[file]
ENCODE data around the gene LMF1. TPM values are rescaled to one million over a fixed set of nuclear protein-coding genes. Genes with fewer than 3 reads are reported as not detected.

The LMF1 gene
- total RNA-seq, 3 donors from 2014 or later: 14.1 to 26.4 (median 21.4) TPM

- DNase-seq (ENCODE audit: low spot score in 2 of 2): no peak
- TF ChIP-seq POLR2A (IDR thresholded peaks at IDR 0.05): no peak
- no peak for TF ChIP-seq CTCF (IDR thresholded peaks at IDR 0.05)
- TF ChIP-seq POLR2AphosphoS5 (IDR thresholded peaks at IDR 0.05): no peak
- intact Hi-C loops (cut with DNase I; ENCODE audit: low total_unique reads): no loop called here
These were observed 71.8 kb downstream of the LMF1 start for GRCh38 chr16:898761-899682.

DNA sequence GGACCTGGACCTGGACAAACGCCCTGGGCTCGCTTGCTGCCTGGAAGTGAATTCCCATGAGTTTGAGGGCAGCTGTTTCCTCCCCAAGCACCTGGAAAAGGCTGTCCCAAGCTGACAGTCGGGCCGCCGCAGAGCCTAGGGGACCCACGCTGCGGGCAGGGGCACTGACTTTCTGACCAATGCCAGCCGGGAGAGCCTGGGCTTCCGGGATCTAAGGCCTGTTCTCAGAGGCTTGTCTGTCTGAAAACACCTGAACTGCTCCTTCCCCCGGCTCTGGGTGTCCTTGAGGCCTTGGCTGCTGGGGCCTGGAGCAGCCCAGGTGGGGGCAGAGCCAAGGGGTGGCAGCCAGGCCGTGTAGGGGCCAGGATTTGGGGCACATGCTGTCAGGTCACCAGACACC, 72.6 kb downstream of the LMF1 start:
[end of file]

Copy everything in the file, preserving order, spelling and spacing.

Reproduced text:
ENCODE data around the gene LMF1. TPM values are rescaled to one million over a fixed set of nuclear protein-coding genes. Genes with fewer than 3 reads are reported as not detected.

The LMF1 gene
- total RNA-seq, 3 donors from 2014 or later: 14.1 to 26.4 (median 21.4) TPM

- DNase-seq (ENCODE audit: low spot score in 2 of 2): no peak
- TF ChIP-seq POLR2A (IDR thresholded peaks at IDR 0.05): no peak
- no peak for TF ChIP-seq CTCF (IDR thresholded peaks at IDR 0.05)
- TF ChIP-seq POLR2AphosphoS5 (IDR thresholded peaks at IDR 0.05): no peak
- intact Hi-C loops (cut with DNase I; ENCODE audit: low total_unique reads): no loop called here
These were observed 71.8 kb downstream of the LMF1 start for GRCh38 chr16:898761-899682.

DNA sequence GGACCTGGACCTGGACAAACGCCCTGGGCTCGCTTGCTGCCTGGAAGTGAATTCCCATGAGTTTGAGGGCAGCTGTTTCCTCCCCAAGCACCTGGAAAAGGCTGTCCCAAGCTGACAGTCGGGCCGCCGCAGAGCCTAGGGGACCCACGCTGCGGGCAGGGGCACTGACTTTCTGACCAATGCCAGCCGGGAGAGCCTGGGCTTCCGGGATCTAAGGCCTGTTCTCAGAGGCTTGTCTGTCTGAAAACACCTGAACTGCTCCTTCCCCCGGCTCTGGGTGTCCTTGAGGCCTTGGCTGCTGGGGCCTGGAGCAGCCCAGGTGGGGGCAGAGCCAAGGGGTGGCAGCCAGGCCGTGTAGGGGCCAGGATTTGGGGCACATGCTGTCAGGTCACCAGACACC, 72.6 kb downstream of the LMF1 start: